Cantat, cantantem Maximianus amat,
actually furnished the name of the real author, a name, be it remarked, prefixed to many MSS., and to these very early editions, it became evident that fraud had been at work, and that Gauricus had been guilty of deliberate imposture. Some time, however, elapsed before the most acute scholars could divest themselves of the impression that Gallus was in some way concerned with these productions. Gyraldus contended that one or two out of the six might be genuine; Julius Caesar Scaliger went farther, and believed that only one was spurious, that on Aquilina; while Barthius imagined that all anomalies might be explained by supposing that the sketches of Gallus had been overlaid and interpolated by a later and unskilful land. By degrees these and similar positions were found untenable, and the whole fabric was acknowledged to be the workmanship of a semi-barbarous epoch. This being granted, the next task was to discover who Maximianus was, and when he flourished. This investigation cannot be pushed far. From his own words we conclude, as noticed above, that he was by birth an Etruscan: it would appear that he spent his youth at Rome, devoting himself to poetry and rhetoric, that he acquired widespread reputation as a speaker--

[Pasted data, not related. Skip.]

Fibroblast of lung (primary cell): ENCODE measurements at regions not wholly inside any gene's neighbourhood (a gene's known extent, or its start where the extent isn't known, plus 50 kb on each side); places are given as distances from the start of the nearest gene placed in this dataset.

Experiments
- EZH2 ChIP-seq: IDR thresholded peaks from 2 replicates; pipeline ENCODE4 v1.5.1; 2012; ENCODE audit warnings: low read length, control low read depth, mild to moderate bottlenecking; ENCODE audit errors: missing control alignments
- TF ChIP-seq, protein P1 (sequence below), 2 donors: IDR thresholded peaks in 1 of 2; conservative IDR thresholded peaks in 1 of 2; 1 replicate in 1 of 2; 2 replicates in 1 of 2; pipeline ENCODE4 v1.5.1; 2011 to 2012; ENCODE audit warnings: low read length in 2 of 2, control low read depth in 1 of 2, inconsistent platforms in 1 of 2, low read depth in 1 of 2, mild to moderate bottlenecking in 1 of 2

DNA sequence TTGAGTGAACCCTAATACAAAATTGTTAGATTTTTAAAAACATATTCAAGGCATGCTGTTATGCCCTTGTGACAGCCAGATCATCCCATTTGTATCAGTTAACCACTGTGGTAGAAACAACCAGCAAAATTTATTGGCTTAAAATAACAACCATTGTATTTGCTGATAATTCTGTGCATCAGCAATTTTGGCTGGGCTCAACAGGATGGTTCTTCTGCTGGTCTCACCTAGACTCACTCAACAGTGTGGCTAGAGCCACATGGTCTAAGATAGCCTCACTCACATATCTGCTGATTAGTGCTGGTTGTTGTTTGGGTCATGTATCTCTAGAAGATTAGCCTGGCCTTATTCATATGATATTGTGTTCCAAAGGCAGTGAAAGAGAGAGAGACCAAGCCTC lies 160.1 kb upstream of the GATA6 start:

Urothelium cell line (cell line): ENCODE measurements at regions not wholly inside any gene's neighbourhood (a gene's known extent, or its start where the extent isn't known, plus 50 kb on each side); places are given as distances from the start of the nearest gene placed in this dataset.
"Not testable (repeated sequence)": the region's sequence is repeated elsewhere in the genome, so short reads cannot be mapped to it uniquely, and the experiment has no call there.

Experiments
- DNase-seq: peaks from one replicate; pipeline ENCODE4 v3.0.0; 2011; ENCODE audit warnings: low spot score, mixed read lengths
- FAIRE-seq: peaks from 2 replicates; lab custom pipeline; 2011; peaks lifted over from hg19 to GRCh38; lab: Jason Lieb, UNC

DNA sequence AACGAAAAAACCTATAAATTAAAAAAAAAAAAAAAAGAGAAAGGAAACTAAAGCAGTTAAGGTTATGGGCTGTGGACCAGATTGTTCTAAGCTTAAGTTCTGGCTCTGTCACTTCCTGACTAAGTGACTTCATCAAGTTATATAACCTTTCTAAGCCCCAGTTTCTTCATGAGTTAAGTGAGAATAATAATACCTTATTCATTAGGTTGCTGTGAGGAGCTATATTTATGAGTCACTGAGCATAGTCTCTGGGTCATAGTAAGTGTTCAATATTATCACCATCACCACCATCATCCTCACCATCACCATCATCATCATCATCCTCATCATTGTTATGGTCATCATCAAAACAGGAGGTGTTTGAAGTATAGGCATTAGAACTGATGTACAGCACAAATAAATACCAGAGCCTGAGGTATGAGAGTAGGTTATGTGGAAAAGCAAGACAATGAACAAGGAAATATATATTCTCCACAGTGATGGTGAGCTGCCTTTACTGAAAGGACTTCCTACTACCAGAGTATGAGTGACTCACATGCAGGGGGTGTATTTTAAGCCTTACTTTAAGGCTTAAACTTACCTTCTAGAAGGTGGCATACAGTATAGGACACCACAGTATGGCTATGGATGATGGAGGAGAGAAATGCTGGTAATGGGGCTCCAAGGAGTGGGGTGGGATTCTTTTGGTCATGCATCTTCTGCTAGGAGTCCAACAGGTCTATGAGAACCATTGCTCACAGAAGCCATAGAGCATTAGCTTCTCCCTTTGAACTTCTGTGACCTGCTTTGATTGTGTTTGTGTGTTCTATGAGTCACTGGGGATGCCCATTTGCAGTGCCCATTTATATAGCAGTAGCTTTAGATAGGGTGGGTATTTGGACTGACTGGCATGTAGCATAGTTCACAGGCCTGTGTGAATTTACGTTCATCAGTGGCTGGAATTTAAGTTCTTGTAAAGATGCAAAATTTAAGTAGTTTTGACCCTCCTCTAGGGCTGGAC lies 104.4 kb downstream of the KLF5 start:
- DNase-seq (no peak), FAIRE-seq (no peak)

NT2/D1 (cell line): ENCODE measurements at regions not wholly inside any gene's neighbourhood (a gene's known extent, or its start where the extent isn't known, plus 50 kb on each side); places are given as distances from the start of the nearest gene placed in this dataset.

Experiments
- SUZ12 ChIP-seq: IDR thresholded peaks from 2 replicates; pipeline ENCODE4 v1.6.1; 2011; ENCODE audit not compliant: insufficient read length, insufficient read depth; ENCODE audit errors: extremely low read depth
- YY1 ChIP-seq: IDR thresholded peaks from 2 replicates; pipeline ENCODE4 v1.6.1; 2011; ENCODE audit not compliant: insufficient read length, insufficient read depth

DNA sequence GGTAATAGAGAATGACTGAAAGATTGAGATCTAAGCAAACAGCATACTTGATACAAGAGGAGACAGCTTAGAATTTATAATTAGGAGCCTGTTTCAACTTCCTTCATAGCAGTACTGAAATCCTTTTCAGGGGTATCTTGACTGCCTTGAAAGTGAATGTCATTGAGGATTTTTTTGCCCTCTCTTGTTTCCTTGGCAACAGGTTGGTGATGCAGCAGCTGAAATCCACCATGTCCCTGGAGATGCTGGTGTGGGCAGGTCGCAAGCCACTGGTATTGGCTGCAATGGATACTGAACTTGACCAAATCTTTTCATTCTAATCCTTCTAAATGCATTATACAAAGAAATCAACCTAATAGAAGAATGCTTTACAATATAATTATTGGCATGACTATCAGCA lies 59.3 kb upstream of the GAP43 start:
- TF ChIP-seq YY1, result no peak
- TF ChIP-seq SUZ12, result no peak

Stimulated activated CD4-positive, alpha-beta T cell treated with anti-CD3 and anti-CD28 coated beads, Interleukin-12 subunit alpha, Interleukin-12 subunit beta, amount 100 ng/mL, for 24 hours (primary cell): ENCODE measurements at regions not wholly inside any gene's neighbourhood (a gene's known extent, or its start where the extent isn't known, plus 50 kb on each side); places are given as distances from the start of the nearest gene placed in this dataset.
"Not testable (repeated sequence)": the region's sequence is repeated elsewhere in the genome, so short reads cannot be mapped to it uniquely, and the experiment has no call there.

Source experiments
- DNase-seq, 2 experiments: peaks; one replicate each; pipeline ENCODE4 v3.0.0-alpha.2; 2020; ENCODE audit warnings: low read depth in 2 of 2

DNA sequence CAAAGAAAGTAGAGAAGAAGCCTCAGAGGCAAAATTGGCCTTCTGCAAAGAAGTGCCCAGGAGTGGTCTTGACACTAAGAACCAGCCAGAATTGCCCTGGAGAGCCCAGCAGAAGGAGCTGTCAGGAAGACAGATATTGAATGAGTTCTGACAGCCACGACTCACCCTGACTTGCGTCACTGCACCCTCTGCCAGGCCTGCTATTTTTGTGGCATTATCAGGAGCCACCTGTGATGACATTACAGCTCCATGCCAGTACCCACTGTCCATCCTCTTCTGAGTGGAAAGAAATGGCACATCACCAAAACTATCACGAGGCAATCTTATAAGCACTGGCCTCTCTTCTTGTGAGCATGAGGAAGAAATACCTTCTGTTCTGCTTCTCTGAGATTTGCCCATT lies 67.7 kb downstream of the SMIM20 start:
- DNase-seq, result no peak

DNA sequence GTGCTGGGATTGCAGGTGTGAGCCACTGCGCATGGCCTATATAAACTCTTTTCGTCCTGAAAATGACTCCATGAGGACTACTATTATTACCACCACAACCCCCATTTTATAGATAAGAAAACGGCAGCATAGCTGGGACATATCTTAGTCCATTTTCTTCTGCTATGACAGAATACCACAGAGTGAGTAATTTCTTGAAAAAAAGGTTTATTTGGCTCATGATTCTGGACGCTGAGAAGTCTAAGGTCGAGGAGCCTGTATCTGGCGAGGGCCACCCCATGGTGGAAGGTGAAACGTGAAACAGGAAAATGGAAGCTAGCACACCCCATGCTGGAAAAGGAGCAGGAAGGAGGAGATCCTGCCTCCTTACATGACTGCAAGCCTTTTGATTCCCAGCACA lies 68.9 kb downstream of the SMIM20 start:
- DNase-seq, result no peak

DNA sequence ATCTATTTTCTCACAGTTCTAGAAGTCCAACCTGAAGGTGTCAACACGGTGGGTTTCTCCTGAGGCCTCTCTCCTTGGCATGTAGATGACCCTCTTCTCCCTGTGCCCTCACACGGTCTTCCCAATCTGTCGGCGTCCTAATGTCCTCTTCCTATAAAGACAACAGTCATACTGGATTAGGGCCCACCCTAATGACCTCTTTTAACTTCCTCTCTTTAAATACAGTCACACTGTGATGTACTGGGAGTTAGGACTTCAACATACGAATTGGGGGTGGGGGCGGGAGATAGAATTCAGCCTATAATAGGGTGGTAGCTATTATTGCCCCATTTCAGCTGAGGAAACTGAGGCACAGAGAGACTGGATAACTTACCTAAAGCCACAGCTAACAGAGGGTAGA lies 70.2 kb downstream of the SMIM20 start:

Orator toto clarus in orbe fui,